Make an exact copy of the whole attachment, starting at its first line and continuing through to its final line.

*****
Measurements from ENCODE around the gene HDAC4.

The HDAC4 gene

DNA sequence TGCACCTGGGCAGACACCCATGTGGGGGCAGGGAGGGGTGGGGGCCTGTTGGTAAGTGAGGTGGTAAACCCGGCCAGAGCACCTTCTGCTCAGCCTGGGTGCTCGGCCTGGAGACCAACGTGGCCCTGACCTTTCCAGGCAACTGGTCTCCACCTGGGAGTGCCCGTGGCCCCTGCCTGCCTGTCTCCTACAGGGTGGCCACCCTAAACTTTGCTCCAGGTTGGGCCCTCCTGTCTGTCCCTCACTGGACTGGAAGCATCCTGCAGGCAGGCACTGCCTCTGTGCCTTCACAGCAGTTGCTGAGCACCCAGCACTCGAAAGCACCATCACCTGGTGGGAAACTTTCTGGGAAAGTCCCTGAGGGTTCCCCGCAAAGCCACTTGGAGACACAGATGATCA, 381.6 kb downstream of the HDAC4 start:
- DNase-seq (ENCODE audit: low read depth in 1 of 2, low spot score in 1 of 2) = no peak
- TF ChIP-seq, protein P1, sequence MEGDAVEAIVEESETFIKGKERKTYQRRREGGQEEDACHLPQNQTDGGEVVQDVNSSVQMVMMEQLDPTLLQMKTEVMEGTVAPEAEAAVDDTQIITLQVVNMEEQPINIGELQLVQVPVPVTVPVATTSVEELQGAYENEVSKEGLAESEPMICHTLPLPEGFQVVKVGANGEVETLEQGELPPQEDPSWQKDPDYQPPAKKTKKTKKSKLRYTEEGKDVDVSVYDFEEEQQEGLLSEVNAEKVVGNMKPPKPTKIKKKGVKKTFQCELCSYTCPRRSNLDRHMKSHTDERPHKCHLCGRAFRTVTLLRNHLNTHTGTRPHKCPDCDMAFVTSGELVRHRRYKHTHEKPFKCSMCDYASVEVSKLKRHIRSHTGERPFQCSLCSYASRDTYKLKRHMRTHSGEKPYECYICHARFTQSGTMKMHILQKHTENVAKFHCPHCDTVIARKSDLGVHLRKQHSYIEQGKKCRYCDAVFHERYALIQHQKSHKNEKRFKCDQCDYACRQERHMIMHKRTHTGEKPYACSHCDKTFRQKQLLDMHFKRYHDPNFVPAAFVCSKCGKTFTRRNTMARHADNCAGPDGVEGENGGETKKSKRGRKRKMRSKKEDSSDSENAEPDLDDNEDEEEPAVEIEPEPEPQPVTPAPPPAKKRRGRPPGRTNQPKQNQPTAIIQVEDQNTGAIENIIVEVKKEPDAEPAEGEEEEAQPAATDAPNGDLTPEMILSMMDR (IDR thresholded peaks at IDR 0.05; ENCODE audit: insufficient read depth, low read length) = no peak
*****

Measurements from ENCODE around the gene HDAC4.

The HDAC4 gene

DNA sequence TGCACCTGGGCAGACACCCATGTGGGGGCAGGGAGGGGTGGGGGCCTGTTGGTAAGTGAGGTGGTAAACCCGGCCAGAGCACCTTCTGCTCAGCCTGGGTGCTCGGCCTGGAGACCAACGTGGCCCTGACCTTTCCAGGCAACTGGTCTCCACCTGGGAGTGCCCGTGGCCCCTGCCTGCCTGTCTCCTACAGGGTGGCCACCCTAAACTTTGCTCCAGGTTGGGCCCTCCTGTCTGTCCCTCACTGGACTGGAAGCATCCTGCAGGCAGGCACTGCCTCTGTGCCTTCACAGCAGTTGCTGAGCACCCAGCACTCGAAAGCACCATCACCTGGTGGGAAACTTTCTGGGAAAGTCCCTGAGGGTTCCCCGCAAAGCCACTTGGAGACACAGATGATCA, 381.6 kb downstream of the HDAC4 start:
- DNase-seq (ENCODE audit: low read depth in 1 of 2, low spot score in 1 of 2) = no peak
- TF ChIP-seq, protein P1, sequence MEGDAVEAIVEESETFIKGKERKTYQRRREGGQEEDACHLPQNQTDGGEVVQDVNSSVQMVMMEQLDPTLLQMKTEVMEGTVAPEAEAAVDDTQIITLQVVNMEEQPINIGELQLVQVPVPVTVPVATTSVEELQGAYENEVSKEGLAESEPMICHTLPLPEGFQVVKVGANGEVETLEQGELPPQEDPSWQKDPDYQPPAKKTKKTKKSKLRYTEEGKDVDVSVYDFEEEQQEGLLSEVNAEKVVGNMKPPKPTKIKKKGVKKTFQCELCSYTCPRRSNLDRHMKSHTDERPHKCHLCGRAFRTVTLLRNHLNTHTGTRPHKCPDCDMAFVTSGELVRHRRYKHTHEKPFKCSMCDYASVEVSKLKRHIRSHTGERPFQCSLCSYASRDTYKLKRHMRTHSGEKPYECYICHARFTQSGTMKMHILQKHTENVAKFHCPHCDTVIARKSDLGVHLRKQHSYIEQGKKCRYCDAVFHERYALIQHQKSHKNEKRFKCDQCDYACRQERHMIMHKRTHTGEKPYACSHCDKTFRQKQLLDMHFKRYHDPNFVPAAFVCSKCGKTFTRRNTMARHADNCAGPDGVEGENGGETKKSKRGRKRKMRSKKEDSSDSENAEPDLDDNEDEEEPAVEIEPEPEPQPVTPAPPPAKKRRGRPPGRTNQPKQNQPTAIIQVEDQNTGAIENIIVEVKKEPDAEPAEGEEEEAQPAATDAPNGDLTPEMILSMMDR (IDR thresholded peaks at IDR 0.05; ENCODE audit: insufficient read depth, low read length) = no peak